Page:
More than anything, this may have been what spurred Pawlenty and his inner circle to produce and release the video FHQ mentioned on Thursday. The timing was a bit abnormal, but the intent is clear, despite nary a mention of a presidential race or 2012. And hopefully, it will serve as an impetus for other polling outlets to include Pawlenty in future surveys. Political junkies thinking of 2012 can hope so at least. Trips to Iowa certainly aren't hurting those chances either.

2012 Presidential Trial Heat Polling (Obama v. Pawlenty)
Margin of Error
Politico [Internet]
July 9-14, 2010
+/- 3.1%
1011 likely voters
Public Policy Polling
Dec. 4-7, 2009
+/- 2.8%
1253 likely voters
Public Policy Polling
Oct. 16-19, 2009
+/- 3.5%
766 likely voters

Regression Average


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Thursday, July 29, 2010

And they're off!!! Next Stop 2012.

FHQ has often said of the 2012 Republican presidential nomination aspirants that they are running for 2012, but have simultaneously wondered if some or all would actually be running in 2012. Well, Tim Pawlenty has turned whispers and political junkie wonderings into an overt running for 2012 with his new Freedom First PAC video.

We often talk around these parts about the frontloading of presidential primaries and caucuses, but the candidates do it too. I can't think of anything happening earlier in a given presidential cycle since Michigan and Arizona held first step caucuses in 1986 with 1988's GOP nomination in mind. This pre-dates even those moves. Look, neither Pawlenty nor the video say anything about 2012. However, this is an introduction. This is an action taken with something higher than merely fundraising for congressional and gubernatorial candidates as impetus. Normally, I'd shrug something like this off; especially given that it is happening during the usually (media) dead months of summer. This is the time of Gary Condit and shark attacks, not subtle presidential introductions. Yet, this is clever. It has been timed to make a splash but to do so so as to not overlap with the most intense part of the midterm election campaign. It is also timed to get someone who had less name recognition than the balloon boy to get his name out there before an actual announcement that could get lost amongst the bigger names early next year when the expected announcements will likely come.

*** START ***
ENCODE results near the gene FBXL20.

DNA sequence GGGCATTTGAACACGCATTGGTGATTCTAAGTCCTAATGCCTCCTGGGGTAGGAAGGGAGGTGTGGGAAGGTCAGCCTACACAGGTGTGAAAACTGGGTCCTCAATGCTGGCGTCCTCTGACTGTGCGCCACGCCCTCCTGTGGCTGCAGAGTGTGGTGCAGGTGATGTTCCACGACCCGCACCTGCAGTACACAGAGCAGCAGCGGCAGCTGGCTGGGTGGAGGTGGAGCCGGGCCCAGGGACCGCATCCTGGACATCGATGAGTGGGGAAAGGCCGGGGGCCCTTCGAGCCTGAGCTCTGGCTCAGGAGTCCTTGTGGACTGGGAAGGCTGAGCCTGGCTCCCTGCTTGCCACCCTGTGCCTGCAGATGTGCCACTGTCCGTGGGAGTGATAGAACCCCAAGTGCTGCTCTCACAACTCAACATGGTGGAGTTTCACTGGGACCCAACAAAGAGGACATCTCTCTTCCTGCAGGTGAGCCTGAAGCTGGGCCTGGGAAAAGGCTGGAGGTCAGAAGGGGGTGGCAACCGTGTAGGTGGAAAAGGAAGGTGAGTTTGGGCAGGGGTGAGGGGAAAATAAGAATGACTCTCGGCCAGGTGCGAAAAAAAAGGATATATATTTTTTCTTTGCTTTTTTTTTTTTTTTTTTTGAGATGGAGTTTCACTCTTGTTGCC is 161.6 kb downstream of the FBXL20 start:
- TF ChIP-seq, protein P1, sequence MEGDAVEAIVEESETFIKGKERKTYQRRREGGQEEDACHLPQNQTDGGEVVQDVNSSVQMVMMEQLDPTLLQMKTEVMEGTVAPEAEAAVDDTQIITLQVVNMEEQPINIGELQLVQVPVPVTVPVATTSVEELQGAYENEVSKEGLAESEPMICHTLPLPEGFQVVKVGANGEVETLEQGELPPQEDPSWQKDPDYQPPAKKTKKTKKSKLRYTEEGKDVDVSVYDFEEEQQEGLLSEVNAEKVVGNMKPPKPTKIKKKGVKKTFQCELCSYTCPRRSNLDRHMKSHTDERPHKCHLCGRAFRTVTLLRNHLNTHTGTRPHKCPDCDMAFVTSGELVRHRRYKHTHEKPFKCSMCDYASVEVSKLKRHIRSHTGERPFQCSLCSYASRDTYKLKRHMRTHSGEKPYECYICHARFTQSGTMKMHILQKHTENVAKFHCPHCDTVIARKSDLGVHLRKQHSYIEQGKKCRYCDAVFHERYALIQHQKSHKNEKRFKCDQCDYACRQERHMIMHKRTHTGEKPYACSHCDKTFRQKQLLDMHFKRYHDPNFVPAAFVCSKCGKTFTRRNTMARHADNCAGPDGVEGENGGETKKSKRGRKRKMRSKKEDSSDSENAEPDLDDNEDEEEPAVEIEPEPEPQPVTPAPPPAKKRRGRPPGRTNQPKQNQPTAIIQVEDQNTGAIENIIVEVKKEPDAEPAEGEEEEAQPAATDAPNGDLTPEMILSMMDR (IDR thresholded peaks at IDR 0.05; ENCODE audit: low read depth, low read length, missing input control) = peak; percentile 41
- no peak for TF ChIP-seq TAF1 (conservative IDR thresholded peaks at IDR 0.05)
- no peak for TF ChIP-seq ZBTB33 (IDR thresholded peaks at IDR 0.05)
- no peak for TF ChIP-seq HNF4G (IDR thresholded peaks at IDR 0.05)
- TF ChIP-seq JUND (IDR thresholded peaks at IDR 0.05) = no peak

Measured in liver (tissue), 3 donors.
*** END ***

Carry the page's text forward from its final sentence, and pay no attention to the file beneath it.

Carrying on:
There's a long way to go until 2012, and this may all be for naught. At the very least, though, it has given those of us who follow such things, something to talk about.

Speaking of Pawlenty, FHQ will have a 2012 trial heat poll update for him later.

Are you following FHQ on Twitter and/or Facebook? Click on the links to join in.

Wednesday, July 28, 2010

Romney still ahead in New Hampshire (2012) -- July 2010

No surprises here:

Romney: 31%
Gingrich: 14%
Paul: 13%
Huckabee: 12%
Palin: 9%
Pawlenty: 3%
Daniels: 1%

Someone else: 5%
Undecided: 11%

Sample: 415 Republican voters
Margin of Error: +/- 4.81%
Conducted: July 23-25, 2010

I won't dwell on these results. More than anything, they simply maintain the status quo: Romney looks good in New Hampshire. Ho hum. However, I will add one note of caution. This was a survey of Republican voters in the Granite state. It does not in any way account for the mass of independents that will surely participate in the Republican primary with Democrats idle in 2012. The argument could be made that Romney would benefit even more from the inclusion of independents. Yet, New Hampshire primary voters have been known to be, oh, I don't want to say quirky, but willing to take a flyer on someone other than the frontrunner. While there is no definitive frontrunner for the Republican nomination at this point, Romney is the New Hampshire frontrunner and that gains him some points in laying claim to that tag at the national level.

Speaking of Romney, FHQ will have an update -- with graphics -- of his trial heat numbers against Obama later today.

Are you following FHQ on Twitter and/or Facebook? Click on the links to join in.

Wednesday, February 24, 2010

It's too bad Kentucky's primary is so late

From GOP12:
A new Magellan Strategies survey (pdf) has Sarah Palin leading her prospective 2012 rivals in Kentucky.

1. Sarah Palin 28%

2. Mike Huckabee 24%

3. Mitt Romney 16%

4. Newt Gingrich 12%

5. Ron Paul 4%

6. Tim Pawlenty 2%

If Sarah Palin wins Kentucky in 2012, she'll already be the Republican nominee. But that's all FHQ is willing to say. As of now Kentucky is scheduled to hold a May 22 presidential primary in 2012.

Friday, December 11, 2009

Public Policy Polling: December 2009 Presidential Trial Heats In Depth

You can find the archive of all the 2012 trial heat polls here.